The lecture will address some key themes raised by migrant artists and writers, as well as the ideological mediums they implement to create their fictional realities.
The crisis of colonialism which marked the beginning of the previous century to a large extent predetermined all the geopolitical processes that followed. It became one of the main causes of the First World War and led to significant changes in the global political map in the twentieth century. The partition of the once united India and the emergence of the independent India, Pakistan, and later Bangladesh was one of the most tragic episodes in current history.
Processes that have led to the formation of the new Indian society, its desacralization, and the inclusion of India into the global socio-economic system have led to even more complications. The specific nature of those processes was caused by the collision of two cultural paradigms—the Indian and the European ones, instigating the Indian society to search for new bases of their national self-recognition.
All this preconditioned the development of South Asian culture, literature, and art in the twentieth century which continues until today. Even more so, it is the very cultural discourse that made possible the reflection on and evaluation of the historical and social processes that have been taking place in the region, and the painful search for a new identity. Rasheed Araeen, Salman Rushdie and Agha Shahid Ali are highly idiosyncratic and original artists whose respective practices are informed by the fact that they belong to the Western literary tradition as much as to the Eastern one.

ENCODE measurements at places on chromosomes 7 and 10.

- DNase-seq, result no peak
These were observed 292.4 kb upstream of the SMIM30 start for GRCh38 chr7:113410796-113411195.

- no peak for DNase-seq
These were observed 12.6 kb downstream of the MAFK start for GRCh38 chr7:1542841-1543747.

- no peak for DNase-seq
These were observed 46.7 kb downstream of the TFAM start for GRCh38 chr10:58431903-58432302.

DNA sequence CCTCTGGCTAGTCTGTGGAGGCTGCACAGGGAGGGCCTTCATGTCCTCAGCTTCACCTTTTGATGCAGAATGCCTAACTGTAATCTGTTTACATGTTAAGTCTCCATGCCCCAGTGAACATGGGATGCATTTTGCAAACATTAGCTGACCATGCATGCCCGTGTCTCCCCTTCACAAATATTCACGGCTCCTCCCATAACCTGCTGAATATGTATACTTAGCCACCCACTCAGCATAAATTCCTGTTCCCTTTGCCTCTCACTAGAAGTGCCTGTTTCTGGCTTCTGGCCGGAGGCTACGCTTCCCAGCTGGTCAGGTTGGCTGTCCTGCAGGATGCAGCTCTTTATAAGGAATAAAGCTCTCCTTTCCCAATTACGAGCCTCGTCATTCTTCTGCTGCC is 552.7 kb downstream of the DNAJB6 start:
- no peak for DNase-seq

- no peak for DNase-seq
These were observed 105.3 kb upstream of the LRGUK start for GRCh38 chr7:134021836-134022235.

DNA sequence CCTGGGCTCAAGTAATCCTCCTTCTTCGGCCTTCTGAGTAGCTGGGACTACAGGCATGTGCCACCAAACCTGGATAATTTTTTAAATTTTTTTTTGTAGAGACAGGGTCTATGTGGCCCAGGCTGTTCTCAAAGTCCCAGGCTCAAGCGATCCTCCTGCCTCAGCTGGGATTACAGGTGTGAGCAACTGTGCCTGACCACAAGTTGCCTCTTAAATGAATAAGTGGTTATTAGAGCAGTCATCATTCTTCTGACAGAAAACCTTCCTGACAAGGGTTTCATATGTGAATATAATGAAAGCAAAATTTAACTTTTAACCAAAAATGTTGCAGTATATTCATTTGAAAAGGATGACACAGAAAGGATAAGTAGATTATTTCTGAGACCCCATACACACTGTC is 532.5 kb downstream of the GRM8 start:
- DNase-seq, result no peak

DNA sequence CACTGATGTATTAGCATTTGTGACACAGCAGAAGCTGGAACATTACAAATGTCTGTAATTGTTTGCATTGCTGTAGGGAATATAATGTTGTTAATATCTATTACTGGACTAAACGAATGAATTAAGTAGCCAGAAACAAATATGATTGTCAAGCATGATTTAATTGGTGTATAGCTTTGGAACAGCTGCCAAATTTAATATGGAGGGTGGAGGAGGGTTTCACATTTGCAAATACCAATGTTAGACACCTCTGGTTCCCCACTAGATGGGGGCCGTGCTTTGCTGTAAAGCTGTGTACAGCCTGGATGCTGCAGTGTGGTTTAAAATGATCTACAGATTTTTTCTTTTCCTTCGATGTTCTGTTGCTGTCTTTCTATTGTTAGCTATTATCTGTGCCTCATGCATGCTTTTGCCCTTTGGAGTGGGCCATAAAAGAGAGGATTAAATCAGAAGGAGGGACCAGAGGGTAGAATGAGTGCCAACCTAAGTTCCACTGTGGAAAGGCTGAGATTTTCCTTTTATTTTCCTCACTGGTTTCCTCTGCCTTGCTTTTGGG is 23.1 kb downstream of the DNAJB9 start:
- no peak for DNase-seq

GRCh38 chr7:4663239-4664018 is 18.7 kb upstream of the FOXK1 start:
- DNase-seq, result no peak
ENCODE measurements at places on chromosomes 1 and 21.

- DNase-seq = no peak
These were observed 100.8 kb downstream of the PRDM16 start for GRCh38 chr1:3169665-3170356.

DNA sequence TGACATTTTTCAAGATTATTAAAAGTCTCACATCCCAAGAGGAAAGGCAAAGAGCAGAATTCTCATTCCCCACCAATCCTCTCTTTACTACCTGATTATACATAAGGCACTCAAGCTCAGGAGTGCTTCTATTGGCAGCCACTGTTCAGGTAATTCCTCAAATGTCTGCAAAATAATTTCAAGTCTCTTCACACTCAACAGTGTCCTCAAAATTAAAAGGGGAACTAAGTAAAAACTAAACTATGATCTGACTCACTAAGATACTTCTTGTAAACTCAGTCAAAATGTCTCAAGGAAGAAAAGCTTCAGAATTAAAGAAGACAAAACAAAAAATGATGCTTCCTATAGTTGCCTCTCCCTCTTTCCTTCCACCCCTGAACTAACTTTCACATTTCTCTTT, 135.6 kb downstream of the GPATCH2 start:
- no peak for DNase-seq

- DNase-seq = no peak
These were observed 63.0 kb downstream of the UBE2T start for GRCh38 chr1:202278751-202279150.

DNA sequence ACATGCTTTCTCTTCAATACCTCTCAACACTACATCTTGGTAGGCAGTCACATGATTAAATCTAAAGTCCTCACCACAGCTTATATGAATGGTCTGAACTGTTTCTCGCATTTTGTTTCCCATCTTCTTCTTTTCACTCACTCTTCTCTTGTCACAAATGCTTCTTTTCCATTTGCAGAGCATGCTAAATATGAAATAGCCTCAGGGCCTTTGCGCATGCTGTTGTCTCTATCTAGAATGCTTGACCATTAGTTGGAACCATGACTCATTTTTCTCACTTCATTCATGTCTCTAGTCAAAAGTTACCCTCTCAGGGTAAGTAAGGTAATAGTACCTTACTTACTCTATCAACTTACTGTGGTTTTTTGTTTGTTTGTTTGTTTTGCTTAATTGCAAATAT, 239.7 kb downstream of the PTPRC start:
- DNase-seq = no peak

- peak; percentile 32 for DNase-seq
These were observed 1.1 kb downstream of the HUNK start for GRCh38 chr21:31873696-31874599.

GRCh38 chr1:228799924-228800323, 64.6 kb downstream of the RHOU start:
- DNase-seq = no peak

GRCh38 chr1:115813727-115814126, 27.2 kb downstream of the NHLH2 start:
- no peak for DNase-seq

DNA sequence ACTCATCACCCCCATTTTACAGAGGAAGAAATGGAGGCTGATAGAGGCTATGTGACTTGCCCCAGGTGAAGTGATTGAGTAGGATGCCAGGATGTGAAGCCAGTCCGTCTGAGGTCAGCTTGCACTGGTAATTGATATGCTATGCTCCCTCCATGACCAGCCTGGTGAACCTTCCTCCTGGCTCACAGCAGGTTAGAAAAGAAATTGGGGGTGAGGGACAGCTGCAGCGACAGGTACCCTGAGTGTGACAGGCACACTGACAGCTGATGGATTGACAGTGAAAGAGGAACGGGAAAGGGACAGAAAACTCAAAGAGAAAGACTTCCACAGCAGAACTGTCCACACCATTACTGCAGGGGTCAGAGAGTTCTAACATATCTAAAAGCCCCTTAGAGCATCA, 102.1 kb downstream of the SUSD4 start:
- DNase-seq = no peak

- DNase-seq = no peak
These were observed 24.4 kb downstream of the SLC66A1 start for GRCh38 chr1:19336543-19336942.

Rasheed Araeen, Salman Rushdie, and Agha Shahid Ali’s key subject is migrants in the widest meaning of the word, i.e. people with complex fragmentary identities, those who—often against their will— have risen above social and cultural conventions, inherent in humans by virtue of our nature. A migrant necessarily combines at least two identities and is always characterized by somewhat of a personality split. The confrontation and coexistence of the innate and the acquired, the Eastern and the Western, the traditionalist and the innovative, the religious and the secular, as well as the claim for a place in the forever-changed world and the attempt to define their own identity—this is what the authors reflect upon and investigate via their writings, which nevertheless, in both cases remain acutely up-to-date and painfully relevant. The Second World War, the Fiji revolution, global terrorism and islamophobia, the Kashmir conflict, the US elections, political technologies and artificial intelligence—responding to such complex issues typical of our time, these migrant writers are looking for answers from several perspectives simultaneously, erasing the boundaries between viewpoints without choosing between good and bad heroes, and going beyond the four-dimensional geometry of contemporary world. A world where, paradoxically, coexist elements of the previously seemingly unshakable binary oppositions, such as the center and periphery, diaspora and metropolis, minority and majority, and ultimately—the East and the West.